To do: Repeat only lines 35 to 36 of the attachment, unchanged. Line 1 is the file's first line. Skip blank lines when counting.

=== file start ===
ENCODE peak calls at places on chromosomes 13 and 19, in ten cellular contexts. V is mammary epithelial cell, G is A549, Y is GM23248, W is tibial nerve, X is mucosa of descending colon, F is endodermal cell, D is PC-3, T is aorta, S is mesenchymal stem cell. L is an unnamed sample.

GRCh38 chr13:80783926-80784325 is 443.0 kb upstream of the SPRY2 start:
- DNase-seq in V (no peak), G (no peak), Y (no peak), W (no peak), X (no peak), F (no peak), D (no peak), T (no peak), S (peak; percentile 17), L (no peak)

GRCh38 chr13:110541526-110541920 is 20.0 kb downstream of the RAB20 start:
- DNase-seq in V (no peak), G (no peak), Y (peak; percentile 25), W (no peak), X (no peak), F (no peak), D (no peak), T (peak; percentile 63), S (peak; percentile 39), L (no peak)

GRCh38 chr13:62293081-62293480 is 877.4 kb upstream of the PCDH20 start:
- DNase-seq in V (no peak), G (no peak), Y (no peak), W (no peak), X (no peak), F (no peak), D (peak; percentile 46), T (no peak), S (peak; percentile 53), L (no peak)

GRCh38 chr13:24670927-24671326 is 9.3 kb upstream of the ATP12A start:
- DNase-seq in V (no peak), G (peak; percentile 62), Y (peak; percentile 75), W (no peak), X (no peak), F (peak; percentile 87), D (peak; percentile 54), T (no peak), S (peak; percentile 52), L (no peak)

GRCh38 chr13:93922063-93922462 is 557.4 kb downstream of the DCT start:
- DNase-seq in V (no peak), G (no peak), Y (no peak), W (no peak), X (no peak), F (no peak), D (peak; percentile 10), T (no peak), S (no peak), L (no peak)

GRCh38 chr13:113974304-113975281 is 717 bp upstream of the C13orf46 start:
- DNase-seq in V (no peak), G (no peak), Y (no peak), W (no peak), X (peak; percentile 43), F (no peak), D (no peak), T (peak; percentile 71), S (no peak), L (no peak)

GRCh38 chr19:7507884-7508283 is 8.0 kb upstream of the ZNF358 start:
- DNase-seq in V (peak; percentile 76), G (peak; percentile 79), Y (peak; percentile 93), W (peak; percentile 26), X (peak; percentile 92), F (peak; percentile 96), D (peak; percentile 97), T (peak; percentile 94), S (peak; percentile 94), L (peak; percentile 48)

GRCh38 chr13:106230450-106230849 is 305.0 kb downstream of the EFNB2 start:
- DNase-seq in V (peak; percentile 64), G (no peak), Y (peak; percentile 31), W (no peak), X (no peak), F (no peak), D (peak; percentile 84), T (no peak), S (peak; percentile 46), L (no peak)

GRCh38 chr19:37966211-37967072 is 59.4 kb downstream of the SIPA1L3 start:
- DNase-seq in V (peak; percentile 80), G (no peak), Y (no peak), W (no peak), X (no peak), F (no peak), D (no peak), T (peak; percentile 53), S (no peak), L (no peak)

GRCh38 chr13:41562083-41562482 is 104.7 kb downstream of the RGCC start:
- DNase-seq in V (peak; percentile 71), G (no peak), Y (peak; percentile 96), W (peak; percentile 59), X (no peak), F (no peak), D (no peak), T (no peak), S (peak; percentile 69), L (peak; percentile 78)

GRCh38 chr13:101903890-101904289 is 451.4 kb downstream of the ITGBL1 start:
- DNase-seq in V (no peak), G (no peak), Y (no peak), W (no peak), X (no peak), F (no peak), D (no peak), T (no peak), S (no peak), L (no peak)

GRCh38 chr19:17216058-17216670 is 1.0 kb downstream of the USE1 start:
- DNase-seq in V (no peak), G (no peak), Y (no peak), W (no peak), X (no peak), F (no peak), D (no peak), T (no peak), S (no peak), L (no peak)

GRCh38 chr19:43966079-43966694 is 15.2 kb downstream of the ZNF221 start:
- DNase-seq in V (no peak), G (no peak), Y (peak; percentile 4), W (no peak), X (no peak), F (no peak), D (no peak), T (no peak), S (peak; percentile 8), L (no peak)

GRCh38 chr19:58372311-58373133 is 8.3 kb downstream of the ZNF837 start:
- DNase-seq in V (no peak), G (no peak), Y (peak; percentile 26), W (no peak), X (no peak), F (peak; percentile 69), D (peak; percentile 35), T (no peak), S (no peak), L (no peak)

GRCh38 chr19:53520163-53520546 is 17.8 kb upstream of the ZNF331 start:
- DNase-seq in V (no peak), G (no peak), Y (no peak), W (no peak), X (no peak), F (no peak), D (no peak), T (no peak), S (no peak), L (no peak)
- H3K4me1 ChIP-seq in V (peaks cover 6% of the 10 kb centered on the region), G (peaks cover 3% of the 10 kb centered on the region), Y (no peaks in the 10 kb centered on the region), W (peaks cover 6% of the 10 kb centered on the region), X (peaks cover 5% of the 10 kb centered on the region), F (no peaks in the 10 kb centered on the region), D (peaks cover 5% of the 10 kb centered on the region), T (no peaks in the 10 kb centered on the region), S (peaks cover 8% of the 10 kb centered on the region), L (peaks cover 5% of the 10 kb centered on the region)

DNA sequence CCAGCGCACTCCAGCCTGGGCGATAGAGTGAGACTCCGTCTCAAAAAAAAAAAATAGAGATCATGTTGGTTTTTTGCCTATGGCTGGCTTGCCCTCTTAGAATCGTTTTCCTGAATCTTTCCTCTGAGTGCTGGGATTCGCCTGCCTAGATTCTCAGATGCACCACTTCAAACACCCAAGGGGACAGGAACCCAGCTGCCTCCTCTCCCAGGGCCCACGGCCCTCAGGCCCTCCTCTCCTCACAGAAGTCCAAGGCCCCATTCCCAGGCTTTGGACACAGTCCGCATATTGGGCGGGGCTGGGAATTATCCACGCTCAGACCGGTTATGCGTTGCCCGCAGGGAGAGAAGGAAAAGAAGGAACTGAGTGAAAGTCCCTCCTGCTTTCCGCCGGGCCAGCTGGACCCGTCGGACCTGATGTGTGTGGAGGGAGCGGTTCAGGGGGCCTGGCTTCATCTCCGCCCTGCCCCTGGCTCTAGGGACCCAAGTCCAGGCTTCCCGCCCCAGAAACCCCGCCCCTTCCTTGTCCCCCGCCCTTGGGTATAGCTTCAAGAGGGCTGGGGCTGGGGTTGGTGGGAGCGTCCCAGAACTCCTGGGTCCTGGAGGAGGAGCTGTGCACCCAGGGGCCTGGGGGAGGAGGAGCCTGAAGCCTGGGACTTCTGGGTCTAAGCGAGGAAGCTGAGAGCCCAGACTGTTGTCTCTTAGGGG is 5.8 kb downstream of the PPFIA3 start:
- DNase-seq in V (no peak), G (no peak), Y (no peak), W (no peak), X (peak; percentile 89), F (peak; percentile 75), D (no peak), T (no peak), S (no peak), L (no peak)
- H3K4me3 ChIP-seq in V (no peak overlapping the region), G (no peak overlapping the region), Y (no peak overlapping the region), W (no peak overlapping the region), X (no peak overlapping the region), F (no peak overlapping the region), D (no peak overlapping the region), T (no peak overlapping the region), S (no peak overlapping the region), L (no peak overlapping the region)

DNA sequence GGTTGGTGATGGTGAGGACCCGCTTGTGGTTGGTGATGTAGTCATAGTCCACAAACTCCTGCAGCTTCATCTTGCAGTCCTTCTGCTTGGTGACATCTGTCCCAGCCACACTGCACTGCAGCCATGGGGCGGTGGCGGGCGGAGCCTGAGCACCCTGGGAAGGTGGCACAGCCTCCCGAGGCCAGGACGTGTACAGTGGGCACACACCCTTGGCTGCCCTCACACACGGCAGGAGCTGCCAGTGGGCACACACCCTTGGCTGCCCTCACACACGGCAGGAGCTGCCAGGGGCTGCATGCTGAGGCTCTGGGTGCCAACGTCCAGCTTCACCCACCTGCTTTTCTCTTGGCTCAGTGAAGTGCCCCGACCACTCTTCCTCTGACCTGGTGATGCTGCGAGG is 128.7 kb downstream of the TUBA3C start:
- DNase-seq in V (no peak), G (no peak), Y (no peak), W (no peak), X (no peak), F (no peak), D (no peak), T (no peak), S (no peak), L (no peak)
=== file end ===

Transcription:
- H3K4me3 ChIP-seq in V (no peak overlapping the region), G (no peak overlapping the region), Y (no peak overlapping the region), W (no peak overlapping the region), X (no peak overlapping the region), F (no peak overlapping the region), D (no peak overlapping the region), T (no peak overlapping the region), S (no peak overlapping the region), L (no peak overlapping the region)

DNA sequence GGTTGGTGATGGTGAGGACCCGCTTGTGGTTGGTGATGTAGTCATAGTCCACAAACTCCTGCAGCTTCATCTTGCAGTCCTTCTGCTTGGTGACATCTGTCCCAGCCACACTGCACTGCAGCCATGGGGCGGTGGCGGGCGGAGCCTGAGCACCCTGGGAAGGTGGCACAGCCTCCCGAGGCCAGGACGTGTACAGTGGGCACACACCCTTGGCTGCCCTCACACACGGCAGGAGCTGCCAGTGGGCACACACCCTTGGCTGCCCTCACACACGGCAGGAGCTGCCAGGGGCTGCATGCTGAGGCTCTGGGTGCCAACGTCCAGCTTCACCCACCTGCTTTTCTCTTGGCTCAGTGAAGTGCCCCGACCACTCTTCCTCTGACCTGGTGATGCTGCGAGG is 128.7 kb downstream of the TUBA3C start: